Located in the heart of the historic French Quarter is the Hermann-Grima House, thought to be the finest example of American architecture in the area.
Built in 1831, this Federal mansion boasts the only stable and functional outdoor kitchen in the French Quarter. The mansion has been beautifully restored through historic research and archaeological studies, and accurately depicts the gracious lifestyle of a wealthy Creole family from 1830 to 1860.
Some of the features visitors will find in the elegant Hermann-Grima House include original family portraits of Sam Hermann, Sr., and two of his children, Lucien and Marie Virginie. In the dining room, the visitor will find the original mahogany dining table and delicately etched oversized hurricane shades, recently donated by Grima family descendents. Throughout the house, the visitor can get a glimpse of the furnishings and accessories typical of an elegant French Quarter residence.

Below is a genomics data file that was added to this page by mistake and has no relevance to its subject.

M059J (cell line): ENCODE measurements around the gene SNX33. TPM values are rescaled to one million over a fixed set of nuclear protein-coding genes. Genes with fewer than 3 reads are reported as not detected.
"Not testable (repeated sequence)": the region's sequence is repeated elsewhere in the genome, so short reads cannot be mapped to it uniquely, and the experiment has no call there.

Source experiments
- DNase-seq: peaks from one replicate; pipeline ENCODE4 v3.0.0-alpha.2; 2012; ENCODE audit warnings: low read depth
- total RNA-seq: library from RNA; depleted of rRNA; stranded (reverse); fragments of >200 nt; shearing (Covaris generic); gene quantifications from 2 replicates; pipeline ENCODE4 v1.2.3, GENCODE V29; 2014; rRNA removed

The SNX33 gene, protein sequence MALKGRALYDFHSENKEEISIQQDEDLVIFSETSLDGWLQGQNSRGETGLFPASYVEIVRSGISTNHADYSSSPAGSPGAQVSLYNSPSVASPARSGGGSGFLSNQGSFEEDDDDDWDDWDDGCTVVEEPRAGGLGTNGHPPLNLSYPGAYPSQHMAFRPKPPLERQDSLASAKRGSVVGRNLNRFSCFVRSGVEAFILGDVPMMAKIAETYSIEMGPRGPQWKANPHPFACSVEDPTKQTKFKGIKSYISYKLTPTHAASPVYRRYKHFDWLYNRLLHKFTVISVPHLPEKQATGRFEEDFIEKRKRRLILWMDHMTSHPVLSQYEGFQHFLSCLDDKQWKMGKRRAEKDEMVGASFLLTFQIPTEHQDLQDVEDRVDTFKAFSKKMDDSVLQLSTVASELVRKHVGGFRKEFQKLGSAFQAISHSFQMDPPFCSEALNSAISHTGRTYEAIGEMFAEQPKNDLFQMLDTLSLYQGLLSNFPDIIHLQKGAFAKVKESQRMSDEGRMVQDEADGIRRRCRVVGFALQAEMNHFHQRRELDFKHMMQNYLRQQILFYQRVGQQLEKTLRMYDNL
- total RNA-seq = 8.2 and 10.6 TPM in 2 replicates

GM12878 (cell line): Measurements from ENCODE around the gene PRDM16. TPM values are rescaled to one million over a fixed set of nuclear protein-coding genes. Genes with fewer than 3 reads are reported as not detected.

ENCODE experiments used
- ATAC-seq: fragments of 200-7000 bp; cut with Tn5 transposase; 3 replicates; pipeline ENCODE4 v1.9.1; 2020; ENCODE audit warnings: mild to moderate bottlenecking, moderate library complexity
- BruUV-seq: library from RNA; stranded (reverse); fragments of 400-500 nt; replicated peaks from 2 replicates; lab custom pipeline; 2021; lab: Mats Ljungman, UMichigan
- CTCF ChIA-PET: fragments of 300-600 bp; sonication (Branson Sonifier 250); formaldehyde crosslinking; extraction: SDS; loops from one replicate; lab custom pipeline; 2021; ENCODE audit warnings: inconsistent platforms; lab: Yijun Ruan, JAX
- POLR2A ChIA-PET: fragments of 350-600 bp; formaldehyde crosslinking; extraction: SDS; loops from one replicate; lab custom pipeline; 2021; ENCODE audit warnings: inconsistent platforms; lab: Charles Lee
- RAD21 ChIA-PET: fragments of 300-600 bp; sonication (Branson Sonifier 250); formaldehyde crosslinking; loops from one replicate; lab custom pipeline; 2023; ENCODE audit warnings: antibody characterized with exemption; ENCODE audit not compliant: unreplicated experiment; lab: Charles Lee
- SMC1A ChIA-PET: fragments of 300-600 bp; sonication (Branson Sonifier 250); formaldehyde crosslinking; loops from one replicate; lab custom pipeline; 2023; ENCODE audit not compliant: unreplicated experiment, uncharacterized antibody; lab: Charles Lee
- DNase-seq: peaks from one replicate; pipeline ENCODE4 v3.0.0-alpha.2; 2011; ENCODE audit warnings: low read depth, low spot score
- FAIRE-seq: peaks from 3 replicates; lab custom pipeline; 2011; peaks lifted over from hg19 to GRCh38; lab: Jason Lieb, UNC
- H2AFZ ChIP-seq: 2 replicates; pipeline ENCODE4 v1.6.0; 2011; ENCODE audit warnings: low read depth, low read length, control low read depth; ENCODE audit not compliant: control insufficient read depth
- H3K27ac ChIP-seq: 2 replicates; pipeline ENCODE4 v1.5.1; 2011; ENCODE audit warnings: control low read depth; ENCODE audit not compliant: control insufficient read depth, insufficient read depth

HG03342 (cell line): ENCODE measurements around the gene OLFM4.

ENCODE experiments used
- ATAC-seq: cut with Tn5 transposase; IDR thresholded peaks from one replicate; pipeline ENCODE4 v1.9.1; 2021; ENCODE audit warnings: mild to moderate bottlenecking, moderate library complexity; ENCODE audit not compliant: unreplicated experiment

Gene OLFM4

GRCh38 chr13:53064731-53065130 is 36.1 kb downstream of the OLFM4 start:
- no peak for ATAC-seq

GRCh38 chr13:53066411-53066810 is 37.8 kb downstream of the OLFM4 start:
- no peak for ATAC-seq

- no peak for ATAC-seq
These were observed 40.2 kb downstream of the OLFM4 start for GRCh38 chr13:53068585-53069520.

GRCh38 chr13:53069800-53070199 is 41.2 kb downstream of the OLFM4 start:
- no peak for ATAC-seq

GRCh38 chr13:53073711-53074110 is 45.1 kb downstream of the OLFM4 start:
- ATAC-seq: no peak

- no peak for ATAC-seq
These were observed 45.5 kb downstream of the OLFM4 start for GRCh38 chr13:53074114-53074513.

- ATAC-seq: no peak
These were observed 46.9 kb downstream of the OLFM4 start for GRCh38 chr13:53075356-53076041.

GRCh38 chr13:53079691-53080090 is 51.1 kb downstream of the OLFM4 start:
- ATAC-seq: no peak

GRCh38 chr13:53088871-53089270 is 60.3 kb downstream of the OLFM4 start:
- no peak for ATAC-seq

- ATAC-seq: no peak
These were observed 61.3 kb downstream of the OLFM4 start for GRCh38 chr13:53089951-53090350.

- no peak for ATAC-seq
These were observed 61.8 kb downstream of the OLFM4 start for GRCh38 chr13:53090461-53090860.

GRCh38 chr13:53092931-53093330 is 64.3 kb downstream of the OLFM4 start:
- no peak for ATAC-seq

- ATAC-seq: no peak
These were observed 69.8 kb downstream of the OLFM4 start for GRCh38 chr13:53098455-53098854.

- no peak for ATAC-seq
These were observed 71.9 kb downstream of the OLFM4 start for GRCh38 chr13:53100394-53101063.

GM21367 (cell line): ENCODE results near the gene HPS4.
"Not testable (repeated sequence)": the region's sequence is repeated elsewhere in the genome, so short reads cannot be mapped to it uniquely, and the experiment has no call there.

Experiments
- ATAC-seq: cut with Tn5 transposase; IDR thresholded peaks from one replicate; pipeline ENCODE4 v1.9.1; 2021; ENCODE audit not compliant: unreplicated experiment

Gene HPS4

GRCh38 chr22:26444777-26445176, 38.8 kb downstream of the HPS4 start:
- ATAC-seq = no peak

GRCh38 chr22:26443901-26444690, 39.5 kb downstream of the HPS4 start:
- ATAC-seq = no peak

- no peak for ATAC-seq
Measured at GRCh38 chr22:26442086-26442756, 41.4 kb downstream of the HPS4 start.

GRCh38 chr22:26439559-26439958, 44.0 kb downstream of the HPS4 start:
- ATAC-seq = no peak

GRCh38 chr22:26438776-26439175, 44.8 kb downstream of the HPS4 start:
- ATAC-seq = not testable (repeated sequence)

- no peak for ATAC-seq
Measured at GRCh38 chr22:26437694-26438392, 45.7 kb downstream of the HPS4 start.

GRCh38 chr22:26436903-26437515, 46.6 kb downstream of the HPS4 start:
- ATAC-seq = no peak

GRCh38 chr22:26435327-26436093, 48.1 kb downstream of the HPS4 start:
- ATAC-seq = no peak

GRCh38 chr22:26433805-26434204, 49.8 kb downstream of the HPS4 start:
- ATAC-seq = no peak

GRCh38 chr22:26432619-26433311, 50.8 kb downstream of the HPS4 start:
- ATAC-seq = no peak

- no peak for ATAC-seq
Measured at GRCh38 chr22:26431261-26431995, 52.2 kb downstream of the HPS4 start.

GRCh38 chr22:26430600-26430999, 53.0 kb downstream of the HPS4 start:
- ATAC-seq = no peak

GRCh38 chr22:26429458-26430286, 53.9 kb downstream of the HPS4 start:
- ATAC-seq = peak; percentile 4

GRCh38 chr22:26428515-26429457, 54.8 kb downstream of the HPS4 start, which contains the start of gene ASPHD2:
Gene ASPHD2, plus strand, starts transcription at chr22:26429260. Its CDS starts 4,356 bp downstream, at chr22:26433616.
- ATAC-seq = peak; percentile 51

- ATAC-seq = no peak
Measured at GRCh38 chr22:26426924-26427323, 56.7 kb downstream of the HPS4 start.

Visitors can tour the original stables, the outdoor kitchen with the open hearth for cooking, and a meticulously restored courtyard with citrus trees and antique roses.
Throughout the year, the Hermann-Grima House dons historically accurate traditional dress. One of the most fascinating thematic tours occurs during October, when the house is dressed in its Creole mourning clothes, and the home is decorated as if the occupants are in mourning. December brings fabulous holiday décor, complete with a table filled with sumptuous desserts of the season.